• Newsroom
  • Toray Launches Toraypearl<sup>&trade;</sup>PA6 Polymer Delivering Exceptional 3D Printing Strength, Thermal Resistance, and Quality

Toray Launches ToraypearlPA6 Polymer Delivering Exceptional 3D Printing Strength, Thermal Resistance, and Quality

Share on facebook Share on twitter Share on Linkedin

Aug. 23, 2022

Toray Industries, Inc.

Tokyo, Japan, August 23, 2022 – Toray Industries, Inc., announced today that it has completed a mass production system and initiated sales of ToraypearlPA6. This truly spherical polyamide 6 particle offers outstanding high strength, heat resistance, and surface smoothness for powder bed fusion 3D printers (see note 1). The production facility for this offering should be fully operational by the fiscal year ending March 2026, and further expanding this business and lifting capacity will be insighted.
Powder bed fusion 3D printers use metal or resin particles and offer the 3Dprinted parts with excellent dimensional accuracy and efficiency. Metals are for applications requiring exceptional strength. Polymers are commonly for industrial applications because of lightness and affordable costs. However, polymer particles containing mainly used polyamide 12 and others are irregular shapes. Printed surfaces thus require polishing and other post-processing to use them in prototypes or end-use parts, increasing costs and lead times being the issue.

This situation prompted Toray to apply its proprietary polyamide particle technology (see note 2) to polyamide 6, which has a high melting point and good mechanical properties. This effort led it to create ToraypearlPA6, the first product in the world with true spherical polyamide 6 particles. This offering caters to customer demand for printed parts with smoother surfaces (see note 3), greater strength and heat resistance under tougher conditions.

The outstanding performance characteristics of ToraypearlPA6 enable 3D printing of complex and precise shapes as well as smooth surface, this can reduce the need for polishing and other post-processing stages.

Furthermore, spherical particles ensure the fluidity needed for 3D printing, even when blended with reinforcing glass fibers, for modeling that combines excellent rigidity with the attributes mentioned above.

Toray will leverage these features in initially proposing prototypes for automotive parts, power tools, and other equipment requiring a lot of strength, heat resistance, and precision. It ultimately looks to expand into the 3D printer market for end-use parts.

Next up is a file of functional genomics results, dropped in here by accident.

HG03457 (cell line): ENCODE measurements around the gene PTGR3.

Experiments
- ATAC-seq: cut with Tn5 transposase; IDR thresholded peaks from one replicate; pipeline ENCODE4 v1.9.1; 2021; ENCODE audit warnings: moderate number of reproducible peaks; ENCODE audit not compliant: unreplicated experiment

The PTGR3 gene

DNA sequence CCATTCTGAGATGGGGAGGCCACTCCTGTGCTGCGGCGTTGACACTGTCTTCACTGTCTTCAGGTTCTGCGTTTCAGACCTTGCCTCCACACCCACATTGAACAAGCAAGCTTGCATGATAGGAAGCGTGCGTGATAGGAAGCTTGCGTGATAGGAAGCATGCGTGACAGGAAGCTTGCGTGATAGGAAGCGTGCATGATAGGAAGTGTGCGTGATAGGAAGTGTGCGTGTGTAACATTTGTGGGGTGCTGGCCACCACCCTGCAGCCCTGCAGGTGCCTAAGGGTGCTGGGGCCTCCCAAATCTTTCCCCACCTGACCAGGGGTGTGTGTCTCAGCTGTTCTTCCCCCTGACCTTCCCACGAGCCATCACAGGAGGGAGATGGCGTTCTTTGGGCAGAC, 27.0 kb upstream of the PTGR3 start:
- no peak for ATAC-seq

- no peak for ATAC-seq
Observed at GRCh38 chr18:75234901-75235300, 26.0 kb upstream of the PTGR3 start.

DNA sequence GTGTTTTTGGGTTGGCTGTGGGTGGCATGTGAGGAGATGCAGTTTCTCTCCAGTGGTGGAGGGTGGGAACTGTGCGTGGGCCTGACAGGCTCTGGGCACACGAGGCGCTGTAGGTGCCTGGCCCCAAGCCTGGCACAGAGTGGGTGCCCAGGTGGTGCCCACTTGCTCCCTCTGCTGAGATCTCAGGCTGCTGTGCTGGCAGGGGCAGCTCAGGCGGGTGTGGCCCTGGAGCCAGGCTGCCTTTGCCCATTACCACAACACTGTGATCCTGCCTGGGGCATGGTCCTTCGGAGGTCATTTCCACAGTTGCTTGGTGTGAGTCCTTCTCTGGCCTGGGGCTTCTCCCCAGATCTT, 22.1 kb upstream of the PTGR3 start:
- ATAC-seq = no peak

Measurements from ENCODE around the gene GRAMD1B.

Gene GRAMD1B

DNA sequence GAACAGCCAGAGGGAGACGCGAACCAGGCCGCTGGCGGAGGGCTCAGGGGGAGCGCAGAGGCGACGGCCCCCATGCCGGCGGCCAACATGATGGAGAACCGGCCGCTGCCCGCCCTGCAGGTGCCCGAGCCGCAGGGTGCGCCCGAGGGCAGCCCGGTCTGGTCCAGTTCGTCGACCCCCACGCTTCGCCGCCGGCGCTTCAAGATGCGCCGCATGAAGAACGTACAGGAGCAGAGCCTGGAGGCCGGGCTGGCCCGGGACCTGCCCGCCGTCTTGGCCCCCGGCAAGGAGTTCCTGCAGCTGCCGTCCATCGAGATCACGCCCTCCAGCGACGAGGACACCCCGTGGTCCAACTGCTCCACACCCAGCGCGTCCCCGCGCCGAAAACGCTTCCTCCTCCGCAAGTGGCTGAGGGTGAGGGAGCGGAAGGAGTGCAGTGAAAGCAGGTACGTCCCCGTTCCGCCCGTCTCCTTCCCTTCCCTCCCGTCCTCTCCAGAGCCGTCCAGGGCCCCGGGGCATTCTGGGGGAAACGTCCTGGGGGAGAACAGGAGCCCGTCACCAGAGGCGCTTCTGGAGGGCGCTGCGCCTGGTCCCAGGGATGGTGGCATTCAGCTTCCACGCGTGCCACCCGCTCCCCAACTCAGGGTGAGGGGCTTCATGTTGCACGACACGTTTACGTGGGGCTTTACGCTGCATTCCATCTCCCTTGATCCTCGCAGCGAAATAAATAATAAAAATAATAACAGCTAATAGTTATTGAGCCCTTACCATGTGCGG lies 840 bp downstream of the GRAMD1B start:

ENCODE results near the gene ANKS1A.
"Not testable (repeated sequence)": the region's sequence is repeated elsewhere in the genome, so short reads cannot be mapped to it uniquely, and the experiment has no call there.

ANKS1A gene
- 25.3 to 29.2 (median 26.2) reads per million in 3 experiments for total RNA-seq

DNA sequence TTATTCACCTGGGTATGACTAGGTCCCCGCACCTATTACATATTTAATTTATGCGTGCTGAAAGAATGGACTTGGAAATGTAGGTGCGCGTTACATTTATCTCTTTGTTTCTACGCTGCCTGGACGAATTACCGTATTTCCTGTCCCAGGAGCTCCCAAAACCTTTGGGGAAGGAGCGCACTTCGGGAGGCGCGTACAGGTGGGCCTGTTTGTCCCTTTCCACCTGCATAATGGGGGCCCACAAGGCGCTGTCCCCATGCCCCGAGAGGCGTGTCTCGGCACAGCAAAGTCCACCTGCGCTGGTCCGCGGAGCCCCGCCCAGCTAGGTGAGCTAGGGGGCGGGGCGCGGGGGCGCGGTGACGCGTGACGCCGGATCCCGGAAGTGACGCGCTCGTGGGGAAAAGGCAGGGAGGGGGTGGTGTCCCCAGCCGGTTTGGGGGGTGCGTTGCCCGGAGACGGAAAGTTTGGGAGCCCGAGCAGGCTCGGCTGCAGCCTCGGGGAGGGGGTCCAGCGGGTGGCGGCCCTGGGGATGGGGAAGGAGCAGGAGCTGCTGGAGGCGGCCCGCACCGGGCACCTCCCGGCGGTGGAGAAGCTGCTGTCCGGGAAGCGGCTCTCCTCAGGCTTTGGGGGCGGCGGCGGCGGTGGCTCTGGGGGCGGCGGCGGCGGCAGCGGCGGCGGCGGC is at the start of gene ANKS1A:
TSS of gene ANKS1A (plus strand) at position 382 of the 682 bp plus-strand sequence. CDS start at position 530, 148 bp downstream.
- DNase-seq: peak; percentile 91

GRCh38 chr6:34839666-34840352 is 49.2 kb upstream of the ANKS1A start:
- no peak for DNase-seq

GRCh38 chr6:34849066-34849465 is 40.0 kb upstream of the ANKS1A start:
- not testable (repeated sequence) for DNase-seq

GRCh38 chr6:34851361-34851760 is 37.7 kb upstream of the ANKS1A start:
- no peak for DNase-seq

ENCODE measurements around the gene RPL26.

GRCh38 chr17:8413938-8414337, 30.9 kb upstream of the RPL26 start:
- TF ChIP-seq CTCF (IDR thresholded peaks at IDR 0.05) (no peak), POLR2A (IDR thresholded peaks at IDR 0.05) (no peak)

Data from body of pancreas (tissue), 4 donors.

Tokyo-based 3D printer company Aspect Inc. has already obtained conformity certification for ToraypearlPA6 for its AM-E3 300HT and 550HT additive manufacturing printers.

This new product will augment ToraymillPPS, a polyphenylene sulfide resin milled powder launched in 2017, as part of Toray’s drive to expand its lineup of resin materials for 3D printers. Toray will also provide new value in the growing 3D printer field by applying its proprietary particle and particle size control technologies with Toray-developed polyamides.

3D printed parts using ToraypearlPA6 made by Aspect Inc. 
Intake manifold (Size: 185mm×105mm×85mm)

1. Powder bed fusion 3D printers
These platforms are commonly employed in industrial applications. They lay down metal and resin particles. Lasers serve as heat sources to repeatedly melt and solidify modeled parts.

2. Proprietary polyamide particle technology
A fruit of research into polyamide polymerization, this new technology creates spherical particles when polyamide is polymerized from monomers, and can be applied with PA 6, 66, 12, and other polyamides.

3. Surface roughness
The surfaces of molded objects comprise have microscopic peaks and troughs with a range height, depths, and spacing. These minute details are called "surface roughness/ surface roughness." Surface roughness affects molding precision, surface feels, sealing, and coating performance.

■ Aspect Inc. website
■ ToraypearlPA6 website
■ ToraymillPPS website
■ January 27, 2020, news release, titled,
Toray Creates True Spherical Polyamide Particles that Could Revolutionize 3D Printing